Decoy Carving hosted by the Newark Valley Historical Society

Decoy Carving hosted by the Newark Valley Historical Society

A Green Wing Teal models for the Mini Decoy workshop. Carving by Bill Underwood of Endwell.

On Saturday, Sept. 20, from 9 a.m. 5 p.m., Bill Underwood, master carver, will present a workshop on decoy carving. The cost is $35, and $32 for members. All materials and tools will be supplied including a carving tool, glove, and a 7-inch blank.

See beautiful examples, the use of an airbrush, and the operation of some power tools. Participants are asked to bring their own lunch. The class is open to all, with ages under 16 accompanied by an adult. Scholarships are available.

RSVP by Sept. 14 to (607) 642-5412. The workshop will take place at Bement-Billings Farmstead located at 9241 Rt. 38 in Newark Valley, N.Y. and is  sponsored by the Arts of the Southern Finger Lakes/NYSCA-Dec, and the Newark Valley Historical Society.

View Bill Underwood’s work at or visit the Newark Valley Historical Society website at

Decoy carving is a unique American art form that can be traced back to American Indian roots. The earliest forms were feathers and skins tied to sticks or reeds and set onto the mud flats in feeding areas and migratory pathways.

They have been used by groups and individuals for hundreds of years to draw birds into range of their weapons, e.g. bows/arrows, slings, throwing sticks and guns.

These early decoys were carved in small numbers at first to satisfy the needs of an individual or small group of hunters. They were rough and were probably not painted as game was abundant and their needs were limited.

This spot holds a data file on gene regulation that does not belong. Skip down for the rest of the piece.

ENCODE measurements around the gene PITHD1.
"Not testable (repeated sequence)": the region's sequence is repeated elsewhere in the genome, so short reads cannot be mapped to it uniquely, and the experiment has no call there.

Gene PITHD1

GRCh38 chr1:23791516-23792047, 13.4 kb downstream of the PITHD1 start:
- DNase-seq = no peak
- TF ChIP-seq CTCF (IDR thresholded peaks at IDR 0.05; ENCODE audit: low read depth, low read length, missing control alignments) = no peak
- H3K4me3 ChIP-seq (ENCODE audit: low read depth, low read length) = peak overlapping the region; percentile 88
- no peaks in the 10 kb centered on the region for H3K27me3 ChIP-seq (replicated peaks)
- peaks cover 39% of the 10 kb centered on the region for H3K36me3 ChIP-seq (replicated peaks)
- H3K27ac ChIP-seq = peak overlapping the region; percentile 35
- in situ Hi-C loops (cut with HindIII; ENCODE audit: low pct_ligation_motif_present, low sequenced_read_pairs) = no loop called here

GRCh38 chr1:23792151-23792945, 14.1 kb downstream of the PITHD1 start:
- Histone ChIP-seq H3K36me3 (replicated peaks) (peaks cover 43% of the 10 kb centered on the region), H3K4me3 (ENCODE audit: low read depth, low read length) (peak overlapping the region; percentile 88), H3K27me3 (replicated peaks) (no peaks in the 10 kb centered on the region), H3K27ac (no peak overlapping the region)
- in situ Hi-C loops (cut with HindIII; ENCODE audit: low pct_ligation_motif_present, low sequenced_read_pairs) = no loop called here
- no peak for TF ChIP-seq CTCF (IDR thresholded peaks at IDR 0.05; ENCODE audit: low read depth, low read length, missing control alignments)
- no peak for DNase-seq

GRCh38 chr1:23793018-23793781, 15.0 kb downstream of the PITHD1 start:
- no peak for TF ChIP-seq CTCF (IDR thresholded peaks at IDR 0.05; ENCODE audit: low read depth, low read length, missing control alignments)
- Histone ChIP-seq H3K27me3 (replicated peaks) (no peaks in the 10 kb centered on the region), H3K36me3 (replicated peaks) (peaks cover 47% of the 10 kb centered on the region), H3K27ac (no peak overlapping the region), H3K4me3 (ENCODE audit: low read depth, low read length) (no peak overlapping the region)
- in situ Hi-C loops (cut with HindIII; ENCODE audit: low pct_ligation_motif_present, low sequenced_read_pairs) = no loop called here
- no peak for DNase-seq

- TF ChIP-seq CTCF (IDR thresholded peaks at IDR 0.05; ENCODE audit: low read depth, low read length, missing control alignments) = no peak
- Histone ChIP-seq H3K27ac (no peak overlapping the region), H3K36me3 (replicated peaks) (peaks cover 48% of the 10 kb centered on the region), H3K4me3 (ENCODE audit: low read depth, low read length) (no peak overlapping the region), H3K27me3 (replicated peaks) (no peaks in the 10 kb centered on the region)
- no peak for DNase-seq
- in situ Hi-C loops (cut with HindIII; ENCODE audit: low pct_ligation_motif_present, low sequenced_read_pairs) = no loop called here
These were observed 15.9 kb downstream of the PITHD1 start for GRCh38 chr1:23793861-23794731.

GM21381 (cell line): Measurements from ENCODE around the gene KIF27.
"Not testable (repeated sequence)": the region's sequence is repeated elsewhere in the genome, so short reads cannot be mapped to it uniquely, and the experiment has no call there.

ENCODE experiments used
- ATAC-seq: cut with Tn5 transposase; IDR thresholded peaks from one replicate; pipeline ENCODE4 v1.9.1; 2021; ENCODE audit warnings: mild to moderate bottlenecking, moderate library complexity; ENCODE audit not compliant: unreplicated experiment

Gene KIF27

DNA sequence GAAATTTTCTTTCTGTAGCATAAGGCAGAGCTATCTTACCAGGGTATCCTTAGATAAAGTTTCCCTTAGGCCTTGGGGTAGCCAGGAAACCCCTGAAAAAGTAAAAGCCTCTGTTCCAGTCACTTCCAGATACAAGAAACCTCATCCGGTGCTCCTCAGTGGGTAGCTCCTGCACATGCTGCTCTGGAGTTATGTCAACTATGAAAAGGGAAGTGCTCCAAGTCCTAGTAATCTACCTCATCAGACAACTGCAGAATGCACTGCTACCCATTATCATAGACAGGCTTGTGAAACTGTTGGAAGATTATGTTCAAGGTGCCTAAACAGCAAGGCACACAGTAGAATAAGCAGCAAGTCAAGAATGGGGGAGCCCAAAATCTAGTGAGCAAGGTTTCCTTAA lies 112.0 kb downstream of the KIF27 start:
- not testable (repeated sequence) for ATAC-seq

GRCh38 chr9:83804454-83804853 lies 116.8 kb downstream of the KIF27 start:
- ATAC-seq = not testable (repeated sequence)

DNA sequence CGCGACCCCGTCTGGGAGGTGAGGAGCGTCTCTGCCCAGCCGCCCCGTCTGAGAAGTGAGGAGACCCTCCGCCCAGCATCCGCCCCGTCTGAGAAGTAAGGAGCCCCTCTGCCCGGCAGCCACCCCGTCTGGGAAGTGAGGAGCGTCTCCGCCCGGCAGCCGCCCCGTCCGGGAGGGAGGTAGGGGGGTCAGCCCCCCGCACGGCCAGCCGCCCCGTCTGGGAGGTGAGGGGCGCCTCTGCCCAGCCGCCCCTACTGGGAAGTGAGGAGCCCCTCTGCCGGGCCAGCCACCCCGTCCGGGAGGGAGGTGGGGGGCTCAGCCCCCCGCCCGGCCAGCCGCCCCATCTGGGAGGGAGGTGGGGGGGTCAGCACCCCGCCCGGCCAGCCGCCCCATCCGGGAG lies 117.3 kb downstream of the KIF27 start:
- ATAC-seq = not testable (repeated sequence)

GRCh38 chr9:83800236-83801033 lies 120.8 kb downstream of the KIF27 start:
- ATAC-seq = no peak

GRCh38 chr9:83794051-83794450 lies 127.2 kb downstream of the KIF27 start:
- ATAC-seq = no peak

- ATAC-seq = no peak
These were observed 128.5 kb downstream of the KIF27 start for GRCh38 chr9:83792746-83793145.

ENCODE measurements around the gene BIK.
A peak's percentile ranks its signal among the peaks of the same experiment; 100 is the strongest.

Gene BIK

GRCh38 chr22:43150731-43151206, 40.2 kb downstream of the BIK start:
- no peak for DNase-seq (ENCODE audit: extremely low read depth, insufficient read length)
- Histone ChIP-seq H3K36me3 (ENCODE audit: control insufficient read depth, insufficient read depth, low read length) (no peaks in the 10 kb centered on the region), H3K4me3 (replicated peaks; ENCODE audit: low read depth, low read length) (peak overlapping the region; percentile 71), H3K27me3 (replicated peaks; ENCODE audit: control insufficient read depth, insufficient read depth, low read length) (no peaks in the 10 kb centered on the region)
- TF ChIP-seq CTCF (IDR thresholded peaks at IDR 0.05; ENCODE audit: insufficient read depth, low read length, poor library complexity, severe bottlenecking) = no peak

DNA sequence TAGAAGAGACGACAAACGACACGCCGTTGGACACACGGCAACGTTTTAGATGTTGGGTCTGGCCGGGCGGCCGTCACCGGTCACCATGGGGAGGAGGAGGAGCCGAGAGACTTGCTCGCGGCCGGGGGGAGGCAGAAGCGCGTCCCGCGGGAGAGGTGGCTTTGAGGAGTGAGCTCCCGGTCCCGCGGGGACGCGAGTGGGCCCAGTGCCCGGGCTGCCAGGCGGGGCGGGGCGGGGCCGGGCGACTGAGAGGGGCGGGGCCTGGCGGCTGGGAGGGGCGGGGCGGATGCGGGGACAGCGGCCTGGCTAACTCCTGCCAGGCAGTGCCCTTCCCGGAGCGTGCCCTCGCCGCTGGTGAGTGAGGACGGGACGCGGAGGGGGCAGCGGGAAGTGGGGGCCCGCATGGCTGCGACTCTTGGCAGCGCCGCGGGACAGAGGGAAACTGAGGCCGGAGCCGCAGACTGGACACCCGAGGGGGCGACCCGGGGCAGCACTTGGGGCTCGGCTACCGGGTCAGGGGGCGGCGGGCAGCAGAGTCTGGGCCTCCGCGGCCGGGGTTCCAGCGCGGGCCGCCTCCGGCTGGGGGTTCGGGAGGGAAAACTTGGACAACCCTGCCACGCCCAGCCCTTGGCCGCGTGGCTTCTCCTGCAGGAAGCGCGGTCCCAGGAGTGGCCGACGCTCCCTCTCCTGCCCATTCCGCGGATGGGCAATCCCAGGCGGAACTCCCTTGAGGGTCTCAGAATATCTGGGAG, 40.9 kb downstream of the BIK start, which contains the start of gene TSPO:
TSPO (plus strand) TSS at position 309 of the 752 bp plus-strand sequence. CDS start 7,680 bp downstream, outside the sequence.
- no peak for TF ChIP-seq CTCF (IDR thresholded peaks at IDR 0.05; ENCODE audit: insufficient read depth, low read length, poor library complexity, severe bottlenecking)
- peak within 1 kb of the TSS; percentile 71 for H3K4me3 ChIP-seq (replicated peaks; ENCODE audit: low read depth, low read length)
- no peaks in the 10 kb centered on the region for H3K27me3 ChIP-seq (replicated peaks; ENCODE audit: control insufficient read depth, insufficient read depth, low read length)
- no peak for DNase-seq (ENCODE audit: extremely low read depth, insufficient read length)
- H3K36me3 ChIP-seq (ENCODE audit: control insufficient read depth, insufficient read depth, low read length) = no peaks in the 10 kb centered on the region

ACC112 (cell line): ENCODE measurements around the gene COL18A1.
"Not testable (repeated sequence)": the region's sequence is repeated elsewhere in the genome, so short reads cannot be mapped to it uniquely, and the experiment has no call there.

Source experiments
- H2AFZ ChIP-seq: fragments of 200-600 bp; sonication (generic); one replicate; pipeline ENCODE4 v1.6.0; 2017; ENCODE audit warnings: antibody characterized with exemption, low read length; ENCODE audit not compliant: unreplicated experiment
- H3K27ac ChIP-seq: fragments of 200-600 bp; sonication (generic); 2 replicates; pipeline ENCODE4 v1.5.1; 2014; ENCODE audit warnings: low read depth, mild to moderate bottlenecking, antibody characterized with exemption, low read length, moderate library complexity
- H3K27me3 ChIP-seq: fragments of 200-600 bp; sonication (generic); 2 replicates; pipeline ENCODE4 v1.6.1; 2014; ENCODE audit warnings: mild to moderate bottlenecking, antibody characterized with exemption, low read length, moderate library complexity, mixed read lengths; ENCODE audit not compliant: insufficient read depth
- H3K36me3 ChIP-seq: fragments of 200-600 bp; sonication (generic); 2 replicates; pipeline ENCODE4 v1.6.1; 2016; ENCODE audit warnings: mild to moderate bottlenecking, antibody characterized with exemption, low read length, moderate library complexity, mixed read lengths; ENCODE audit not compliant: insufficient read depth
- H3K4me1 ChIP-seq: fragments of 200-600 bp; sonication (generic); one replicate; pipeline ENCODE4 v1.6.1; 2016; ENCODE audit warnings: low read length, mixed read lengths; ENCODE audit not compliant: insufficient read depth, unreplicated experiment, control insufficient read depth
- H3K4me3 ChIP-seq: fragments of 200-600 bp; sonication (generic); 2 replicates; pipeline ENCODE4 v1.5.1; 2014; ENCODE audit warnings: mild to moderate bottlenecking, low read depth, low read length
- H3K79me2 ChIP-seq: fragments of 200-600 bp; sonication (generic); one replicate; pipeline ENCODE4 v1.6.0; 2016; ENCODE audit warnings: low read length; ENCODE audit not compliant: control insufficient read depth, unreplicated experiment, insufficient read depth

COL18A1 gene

This all changed in the early nineteenth century when the depression hit and demand for wild game increased. This gave rise to the creation of the market hunter and increased the demand for decoys.

These hunters needed large spreads of hundreds of decoys in order to draw large migrating flock into gun range. These market hunters killed birds such as geese, ducks, and shore birds by the thousands as they rested during their migration on the bays and estuaries. They used large punt guns that were like small cannons loaded with almost anything that they could find (nails) and mounted them in pits or skiffs. They used some of the birds for their own use but the vast majority was sold to city restaurants. This became a large percentage of livelihoods until game laws were enacted. Hot spots were in the coastal areas along the Chesapeake Bay and marshes in migration routes.

The Ward Museum in Salisbury, Md. is a great location to see the history of market hunting decoy construction and tools used in this art form.

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